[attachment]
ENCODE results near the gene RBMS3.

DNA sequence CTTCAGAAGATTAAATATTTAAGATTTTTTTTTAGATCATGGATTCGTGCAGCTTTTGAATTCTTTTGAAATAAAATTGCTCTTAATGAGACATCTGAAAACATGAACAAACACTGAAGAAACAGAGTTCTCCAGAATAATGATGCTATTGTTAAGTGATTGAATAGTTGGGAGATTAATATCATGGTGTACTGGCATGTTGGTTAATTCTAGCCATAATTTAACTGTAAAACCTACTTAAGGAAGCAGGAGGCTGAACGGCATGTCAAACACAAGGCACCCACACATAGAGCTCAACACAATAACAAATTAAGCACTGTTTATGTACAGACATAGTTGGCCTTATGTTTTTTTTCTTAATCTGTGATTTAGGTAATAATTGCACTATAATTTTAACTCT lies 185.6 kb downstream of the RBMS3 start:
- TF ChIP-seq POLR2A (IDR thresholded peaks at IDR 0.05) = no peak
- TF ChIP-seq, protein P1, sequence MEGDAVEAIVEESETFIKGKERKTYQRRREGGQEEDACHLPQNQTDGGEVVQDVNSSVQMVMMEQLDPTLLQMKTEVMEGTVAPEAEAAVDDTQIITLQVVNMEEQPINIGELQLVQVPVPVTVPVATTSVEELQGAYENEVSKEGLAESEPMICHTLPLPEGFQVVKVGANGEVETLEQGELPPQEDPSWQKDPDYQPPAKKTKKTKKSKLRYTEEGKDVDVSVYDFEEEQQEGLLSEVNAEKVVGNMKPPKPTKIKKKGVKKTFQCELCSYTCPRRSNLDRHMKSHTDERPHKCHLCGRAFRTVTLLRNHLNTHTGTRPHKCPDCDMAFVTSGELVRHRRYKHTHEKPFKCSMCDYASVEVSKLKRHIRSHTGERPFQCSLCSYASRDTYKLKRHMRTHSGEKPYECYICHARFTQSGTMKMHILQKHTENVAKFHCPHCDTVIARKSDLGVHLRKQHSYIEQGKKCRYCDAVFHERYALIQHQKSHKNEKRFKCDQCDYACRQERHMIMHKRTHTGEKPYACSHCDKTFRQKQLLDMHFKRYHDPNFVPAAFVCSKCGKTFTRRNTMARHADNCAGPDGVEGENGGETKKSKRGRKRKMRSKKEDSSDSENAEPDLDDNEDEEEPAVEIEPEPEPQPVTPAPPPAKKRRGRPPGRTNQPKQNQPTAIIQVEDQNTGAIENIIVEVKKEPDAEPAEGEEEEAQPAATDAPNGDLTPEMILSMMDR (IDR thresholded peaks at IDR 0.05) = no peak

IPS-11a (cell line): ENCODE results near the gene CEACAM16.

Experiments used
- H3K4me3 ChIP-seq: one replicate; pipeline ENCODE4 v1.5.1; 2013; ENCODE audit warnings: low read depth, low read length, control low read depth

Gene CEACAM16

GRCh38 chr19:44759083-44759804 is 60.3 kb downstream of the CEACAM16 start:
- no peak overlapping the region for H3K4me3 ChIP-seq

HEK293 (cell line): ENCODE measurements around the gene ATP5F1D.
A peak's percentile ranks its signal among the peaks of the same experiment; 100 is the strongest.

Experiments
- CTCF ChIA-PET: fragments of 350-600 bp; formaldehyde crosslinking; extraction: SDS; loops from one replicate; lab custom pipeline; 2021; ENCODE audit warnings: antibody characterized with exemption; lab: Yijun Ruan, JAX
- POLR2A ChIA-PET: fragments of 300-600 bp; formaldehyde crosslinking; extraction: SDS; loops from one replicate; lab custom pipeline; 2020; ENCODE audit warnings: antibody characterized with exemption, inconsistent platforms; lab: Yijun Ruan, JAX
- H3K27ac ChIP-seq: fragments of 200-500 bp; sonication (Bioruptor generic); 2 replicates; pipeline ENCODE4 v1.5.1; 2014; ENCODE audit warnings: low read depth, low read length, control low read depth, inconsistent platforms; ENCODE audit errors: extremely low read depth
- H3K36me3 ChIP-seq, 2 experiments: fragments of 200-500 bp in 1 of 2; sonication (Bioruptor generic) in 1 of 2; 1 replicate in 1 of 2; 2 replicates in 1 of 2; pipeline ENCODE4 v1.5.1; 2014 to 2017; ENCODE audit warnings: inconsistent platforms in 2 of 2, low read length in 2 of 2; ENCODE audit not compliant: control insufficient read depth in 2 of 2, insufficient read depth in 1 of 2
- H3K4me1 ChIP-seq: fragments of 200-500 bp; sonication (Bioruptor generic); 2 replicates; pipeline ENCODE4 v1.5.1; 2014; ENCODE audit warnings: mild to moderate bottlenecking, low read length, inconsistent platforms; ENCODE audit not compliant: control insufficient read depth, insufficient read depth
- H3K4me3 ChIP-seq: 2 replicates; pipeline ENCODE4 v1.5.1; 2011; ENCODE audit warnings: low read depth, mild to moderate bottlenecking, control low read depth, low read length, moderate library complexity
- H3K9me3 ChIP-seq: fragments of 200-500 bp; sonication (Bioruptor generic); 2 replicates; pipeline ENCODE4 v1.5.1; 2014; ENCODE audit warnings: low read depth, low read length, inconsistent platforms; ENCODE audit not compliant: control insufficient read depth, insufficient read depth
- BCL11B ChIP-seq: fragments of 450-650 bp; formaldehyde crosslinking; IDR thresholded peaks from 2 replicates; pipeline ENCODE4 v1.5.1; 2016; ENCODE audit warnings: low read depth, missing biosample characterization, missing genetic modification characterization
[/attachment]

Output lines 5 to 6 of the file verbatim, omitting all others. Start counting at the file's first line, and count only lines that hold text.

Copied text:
IPS-11a (cell line): ENCODE results near the gene CEACAM16.

Experiments used